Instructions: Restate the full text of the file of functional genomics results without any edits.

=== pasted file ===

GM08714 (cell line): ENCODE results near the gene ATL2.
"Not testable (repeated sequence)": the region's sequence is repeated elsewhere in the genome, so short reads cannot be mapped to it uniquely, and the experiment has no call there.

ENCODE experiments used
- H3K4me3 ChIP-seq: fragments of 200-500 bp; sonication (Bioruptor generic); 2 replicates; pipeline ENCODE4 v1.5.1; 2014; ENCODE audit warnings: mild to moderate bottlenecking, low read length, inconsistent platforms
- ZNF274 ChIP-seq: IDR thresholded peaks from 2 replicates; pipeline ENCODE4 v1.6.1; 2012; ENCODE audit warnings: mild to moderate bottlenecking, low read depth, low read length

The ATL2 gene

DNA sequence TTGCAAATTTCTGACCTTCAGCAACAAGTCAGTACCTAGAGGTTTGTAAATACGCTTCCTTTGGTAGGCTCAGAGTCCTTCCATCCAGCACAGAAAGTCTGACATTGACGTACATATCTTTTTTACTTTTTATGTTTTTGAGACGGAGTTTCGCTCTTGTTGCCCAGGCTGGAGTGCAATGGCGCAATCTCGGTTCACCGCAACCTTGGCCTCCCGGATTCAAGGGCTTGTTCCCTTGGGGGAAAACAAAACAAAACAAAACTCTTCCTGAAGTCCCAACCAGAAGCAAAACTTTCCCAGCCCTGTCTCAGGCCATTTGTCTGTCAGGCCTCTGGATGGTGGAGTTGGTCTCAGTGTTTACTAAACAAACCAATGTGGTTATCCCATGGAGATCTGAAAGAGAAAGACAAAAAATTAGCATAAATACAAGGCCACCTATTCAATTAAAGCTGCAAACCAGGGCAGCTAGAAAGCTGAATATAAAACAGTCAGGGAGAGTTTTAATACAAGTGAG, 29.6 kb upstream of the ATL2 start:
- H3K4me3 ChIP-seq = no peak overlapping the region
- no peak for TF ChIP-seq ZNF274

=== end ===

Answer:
GM08714 (cell line): ENCODE results near the gene ATL2.
"Not testable (repeated sequence)": the region's sequence is repeated elsewhere in the genome, so short reads cannot be mapped to it uniquely, and the experiment has no call there.

ENCODE experiments used
- H3K4me3 ChIP-seq: fragments of 200-500 bp; sonication (Bioruptor generic); 2 replicates; pipeline ENCODE4 v1.5.1; 2014; ENCODE audit warnings: mild to moderate bottlenecking, low read length, inconsistent platforms
- ZNF274 ChIP-seq: IDR thresholded peaks from 2 replicates; pipeline ENCODE4 v1.6.1; 2012; ENCODE audit warnings: mild to moderate bottlenecking, low read depth, low read length

The ATL2 gene

DNA sequence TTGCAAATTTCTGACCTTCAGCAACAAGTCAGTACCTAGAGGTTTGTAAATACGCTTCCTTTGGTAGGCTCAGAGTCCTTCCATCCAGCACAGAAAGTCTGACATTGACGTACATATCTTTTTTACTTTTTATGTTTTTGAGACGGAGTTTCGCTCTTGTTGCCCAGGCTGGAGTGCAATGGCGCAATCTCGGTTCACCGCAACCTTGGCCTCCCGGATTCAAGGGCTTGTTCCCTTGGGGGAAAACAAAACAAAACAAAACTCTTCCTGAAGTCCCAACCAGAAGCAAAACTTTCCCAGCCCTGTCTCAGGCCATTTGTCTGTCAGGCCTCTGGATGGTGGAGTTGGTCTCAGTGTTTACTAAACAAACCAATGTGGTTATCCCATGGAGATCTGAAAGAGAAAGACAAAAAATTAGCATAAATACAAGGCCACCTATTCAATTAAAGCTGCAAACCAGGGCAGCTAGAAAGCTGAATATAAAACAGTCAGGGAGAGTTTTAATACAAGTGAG, 29.6 kb upstream of the ATL2 start:
- H3K4me3 ChIP-seq = no peak overlapping the region
- no peak for TF ChIP-seq ZNF274